God Is Not a Short-Order Cook
Passage: Luke 11:1-13
Date: July 28, 2019
Preacher: Rev. Beth Neel
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In preparing for the Women’s Retreat this fall, I’ve been doing some pretty interesting reading and have been thinking about the things that shape us. Growing up, our next-door neighbor had this thing in her kitchen that you stood on and as you twisted, it swiveled, all in pursuit of a tiny waist. Do you remember those machines from the fifties – a stand with a belt that you put around your waist or hips that then shook, as if to shake all the pounds off? Or subscribe to just about any men’s magazine, and you’ll learn how to sculpt the perfect six pack of abdominal muscles.
Media shapes us too. We see advertisements that extol how stunning we can look if we buy a certain product, or how fun and elegant our lives can be if we partake in the latest of snake oils. Life experience shapes us too – while sitting in the passenger seat of whatever car anyone is driving, I will automatically brake when approaching the car ahead of us, the result of a few too many bumper benders experienced when my older sister started to drive.
All of this leads me to the question: does prayer shape us? Does opening ourselves up to the Almighty, praising or confessing or asking, somehow affect what we do and how we live? I think the answer is yes, though I’m pretty sure I could not show you how I got from the question to the answer. Sometimes it feels like there is an alchemy to prayer, something hidden or beyond our grasp that makes prayer real and effective.
We don’t know what was behind the disciples’ request of Jesus in today’s lesson. “Lord, teach us to pray.” Maybe the disciples were earnestly seeking a more God-shaped life. Or even more basic, maybe they were asking Jesus for help in understanding God. Is God a remote omnipotent being, unconcerned with their cares? Is God an exacting school marm, who needs things to be done in the right way in order to earn a response? Is God a loving parent, a Father or Mother, who cares for the disciples with the devotion the best parents feel for their children? Maybe in asking Jesus to teach them how to pray, the disciples are also asking Jesus to tell them who God is, and to tell them who they are in relationship to God.
Remember that the disciples lived a culture that was in many ways so different from our own. They had a sense of hierarchy – indeed for them all men (and women) were not created equal. Some were better than others, or to be more accurate, some were more honorable and some were more shameful. Some people had wealth and prestige and power, and if they had the right amount of those things, they were to be treated deferentially by those with less wealth and prestige and power.
Friendship required reciprocity – if you did something for a friend, that friend must reciprocate and do something for you. And no matter who you were, hospitality was a must. Guests – be they friends or strangers – must be welcomed, watered, and fed. Those were the cultural norms of the Jews, but Jesus was undoing those norms. Jesus was undoing all that honor/shame stuff; everyone had equal value to God. So what did that mean in terms of the disciples’ relationship with God and with each other?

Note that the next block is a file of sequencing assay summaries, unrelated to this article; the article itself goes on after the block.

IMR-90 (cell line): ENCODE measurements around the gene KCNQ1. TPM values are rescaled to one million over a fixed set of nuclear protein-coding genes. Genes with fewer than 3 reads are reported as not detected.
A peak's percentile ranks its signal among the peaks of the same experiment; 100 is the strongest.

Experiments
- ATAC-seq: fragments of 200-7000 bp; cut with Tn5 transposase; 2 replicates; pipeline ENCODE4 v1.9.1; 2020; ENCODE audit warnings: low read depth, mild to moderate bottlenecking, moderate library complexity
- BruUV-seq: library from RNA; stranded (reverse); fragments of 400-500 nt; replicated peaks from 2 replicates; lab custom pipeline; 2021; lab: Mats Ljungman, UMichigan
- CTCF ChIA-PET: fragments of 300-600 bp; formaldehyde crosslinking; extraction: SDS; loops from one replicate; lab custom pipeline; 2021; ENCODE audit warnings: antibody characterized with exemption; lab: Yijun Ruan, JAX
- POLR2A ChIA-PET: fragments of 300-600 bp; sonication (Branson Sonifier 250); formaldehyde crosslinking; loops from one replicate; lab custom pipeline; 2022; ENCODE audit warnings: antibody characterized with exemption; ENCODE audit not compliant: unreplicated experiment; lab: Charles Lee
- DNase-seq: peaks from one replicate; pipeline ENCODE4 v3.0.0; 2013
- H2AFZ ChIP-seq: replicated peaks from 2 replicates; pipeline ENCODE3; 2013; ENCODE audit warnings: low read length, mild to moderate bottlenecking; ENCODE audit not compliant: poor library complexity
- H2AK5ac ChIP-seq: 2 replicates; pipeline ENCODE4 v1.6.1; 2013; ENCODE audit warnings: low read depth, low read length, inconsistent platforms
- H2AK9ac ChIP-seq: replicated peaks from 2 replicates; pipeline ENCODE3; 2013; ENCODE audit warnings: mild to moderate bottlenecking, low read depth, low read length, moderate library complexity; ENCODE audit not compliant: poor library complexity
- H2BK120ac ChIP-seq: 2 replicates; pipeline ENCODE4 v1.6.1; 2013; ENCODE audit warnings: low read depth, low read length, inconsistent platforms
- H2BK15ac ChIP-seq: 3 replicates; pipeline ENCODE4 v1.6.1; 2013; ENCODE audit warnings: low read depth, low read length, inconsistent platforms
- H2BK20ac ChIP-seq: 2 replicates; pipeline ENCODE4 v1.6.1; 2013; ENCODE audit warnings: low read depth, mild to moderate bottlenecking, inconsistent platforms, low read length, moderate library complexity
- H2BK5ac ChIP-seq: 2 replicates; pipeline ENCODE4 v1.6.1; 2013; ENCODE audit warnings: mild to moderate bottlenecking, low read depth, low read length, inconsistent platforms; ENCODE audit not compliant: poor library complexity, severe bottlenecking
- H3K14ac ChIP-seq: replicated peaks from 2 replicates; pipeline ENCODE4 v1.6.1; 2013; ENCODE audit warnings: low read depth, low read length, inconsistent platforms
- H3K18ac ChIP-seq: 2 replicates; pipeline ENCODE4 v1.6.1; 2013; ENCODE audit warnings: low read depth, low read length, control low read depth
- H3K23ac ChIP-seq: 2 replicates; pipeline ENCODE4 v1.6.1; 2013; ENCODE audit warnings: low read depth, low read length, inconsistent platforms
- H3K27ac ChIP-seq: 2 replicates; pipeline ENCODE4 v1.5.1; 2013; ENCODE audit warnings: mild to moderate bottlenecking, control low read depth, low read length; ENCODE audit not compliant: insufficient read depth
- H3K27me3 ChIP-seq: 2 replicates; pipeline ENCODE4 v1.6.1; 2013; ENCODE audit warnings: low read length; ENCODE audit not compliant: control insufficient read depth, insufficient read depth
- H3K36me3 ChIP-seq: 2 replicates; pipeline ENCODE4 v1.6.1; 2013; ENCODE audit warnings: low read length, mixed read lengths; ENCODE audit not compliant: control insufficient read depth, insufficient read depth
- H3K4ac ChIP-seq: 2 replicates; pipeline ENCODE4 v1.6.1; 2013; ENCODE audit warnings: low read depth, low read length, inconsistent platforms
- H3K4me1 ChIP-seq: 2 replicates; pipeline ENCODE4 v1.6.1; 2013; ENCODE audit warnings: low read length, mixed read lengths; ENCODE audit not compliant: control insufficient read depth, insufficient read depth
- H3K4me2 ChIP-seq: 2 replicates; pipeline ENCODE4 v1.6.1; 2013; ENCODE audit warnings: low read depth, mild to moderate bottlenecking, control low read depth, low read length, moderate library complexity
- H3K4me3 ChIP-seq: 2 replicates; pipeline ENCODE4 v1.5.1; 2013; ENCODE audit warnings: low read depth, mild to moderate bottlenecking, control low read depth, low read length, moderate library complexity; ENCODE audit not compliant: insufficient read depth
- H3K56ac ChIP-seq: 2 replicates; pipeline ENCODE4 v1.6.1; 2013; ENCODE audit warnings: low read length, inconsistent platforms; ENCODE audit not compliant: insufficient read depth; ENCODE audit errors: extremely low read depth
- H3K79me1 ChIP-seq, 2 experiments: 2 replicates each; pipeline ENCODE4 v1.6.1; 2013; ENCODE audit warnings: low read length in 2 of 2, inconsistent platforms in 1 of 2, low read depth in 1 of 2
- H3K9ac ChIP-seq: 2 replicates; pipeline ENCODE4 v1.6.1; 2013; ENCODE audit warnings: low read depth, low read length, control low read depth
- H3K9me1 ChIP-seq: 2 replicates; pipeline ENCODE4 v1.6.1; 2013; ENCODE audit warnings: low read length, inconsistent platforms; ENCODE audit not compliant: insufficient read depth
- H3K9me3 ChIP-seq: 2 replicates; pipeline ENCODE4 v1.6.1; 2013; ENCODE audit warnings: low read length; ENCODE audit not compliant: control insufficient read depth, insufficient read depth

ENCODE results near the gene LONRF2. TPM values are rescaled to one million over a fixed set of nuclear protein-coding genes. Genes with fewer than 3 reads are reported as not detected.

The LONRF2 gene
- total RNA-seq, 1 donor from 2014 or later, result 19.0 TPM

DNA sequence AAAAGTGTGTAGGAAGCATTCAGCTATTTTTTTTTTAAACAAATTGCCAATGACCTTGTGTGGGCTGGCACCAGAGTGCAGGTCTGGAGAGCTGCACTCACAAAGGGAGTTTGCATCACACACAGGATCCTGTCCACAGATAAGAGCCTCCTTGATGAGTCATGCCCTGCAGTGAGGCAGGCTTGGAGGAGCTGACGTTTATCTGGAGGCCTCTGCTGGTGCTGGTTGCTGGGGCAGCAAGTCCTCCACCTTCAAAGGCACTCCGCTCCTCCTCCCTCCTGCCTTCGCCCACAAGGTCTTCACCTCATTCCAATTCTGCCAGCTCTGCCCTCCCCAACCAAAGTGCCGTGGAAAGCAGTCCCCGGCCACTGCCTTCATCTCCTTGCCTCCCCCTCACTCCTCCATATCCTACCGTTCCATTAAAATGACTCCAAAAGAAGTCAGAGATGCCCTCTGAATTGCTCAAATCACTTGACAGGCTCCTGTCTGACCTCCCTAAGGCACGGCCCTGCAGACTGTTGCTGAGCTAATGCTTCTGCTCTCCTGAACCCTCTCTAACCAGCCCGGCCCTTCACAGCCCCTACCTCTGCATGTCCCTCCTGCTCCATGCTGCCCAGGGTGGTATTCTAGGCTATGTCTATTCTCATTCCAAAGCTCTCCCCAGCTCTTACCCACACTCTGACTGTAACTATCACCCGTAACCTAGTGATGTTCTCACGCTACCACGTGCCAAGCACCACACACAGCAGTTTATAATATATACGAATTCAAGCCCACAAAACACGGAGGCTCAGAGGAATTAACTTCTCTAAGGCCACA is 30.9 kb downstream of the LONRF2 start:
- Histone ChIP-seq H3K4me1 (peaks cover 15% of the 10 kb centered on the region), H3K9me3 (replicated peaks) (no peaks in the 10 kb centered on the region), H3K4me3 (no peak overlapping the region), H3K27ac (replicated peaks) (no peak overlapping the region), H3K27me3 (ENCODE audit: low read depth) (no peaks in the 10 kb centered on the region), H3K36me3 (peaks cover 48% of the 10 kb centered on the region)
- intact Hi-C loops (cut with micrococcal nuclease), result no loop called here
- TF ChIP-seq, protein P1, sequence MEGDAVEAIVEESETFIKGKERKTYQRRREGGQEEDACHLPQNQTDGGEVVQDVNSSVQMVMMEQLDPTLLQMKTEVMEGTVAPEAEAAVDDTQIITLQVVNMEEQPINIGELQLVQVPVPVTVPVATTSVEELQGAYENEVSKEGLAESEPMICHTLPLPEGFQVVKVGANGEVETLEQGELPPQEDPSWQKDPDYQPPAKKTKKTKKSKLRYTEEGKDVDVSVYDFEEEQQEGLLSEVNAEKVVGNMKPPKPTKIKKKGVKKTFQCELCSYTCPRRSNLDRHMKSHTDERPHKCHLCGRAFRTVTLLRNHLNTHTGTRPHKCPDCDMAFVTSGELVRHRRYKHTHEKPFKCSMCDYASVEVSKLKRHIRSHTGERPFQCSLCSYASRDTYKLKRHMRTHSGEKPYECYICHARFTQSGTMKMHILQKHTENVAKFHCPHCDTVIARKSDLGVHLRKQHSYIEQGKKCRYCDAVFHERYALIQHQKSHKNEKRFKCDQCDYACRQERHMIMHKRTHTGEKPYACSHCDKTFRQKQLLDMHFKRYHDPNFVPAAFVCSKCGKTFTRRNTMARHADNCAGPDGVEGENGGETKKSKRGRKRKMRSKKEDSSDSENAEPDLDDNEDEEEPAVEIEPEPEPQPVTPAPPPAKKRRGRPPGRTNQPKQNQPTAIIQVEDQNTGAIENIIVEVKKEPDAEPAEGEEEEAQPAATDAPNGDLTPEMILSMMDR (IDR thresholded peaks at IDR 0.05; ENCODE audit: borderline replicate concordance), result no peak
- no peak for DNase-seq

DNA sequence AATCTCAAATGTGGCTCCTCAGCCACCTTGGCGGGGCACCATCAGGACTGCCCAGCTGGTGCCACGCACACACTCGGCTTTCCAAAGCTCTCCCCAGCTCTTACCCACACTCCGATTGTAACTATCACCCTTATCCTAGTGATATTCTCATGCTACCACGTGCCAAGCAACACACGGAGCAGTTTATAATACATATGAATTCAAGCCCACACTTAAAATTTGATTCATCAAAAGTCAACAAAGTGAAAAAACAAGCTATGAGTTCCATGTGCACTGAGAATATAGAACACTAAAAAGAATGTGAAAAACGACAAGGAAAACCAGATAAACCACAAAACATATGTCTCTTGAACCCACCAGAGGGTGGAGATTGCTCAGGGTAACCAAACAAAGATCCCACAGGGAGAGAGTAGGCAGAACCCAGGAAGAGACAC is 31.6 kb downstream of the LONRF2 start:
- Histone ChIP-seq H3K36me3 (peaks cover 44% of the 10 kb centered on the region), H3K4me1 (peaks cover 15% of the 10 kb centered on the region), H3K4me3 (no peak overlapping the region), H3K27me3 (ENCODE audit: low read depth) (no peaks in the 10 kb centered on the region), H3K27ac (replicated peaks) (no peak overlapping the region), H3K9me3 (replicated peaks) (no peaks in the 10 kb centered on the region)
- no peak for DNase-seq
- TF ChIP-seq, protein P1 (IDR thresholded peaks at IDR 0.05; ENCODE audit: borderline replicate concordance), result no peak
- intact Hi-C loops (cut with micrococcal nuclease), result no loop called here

In that question, Jesus tells a little parable. “Suppose someone drops by your house in the middle of the night, and your cupboard is bare and the wine jugs are empty. You would go to your neighbors – even though it’s the middle of the night – and you would pound on the door and insist that they help you out. And while your neighbors might be your friends, the rules of friendship do not require that they get out of bed and put together a bag of food. But, the rules of honor and shame do require that your neighbors get out of bed, and give you food and drink to give to your guests so that you do not lose your honor.”
Jesus seems to be telling them that God is the friend whose door they pound upon in the middle of the night. God is not put off by their shameless knocking; God is not put off by our relentless prayers. God honors our humanity.
But then Jesus says some of the most confounding words to be found in the Bible: ask, and you shall receive.
Confounding because they aren’t true. I imagine every one of us here in the sanctuary has experienced unanswered prayer. It’s crushing, to pray and to pray and to pray and to hear nothing but crickets in response.
Did we not say the prayer in the right way? Were our words not mellifluous for God? Did we use too many words? Did God sense our doubt in the prayer?
My first big experience of unanswered prayer came when my dear friend Joanna fell into a coma. I prayed fervently for her – that God would bring her out of her coma, that she would be healed. I bargained – if, God, she lives, then I will…. I don’t remember what bargaining chip I offered. Not that it mattered. After ten days on life support in a coma, and another ten days off life support, in that same coma, she died. I could not believe God didn’t answer my honest, desperate, selfless prayer.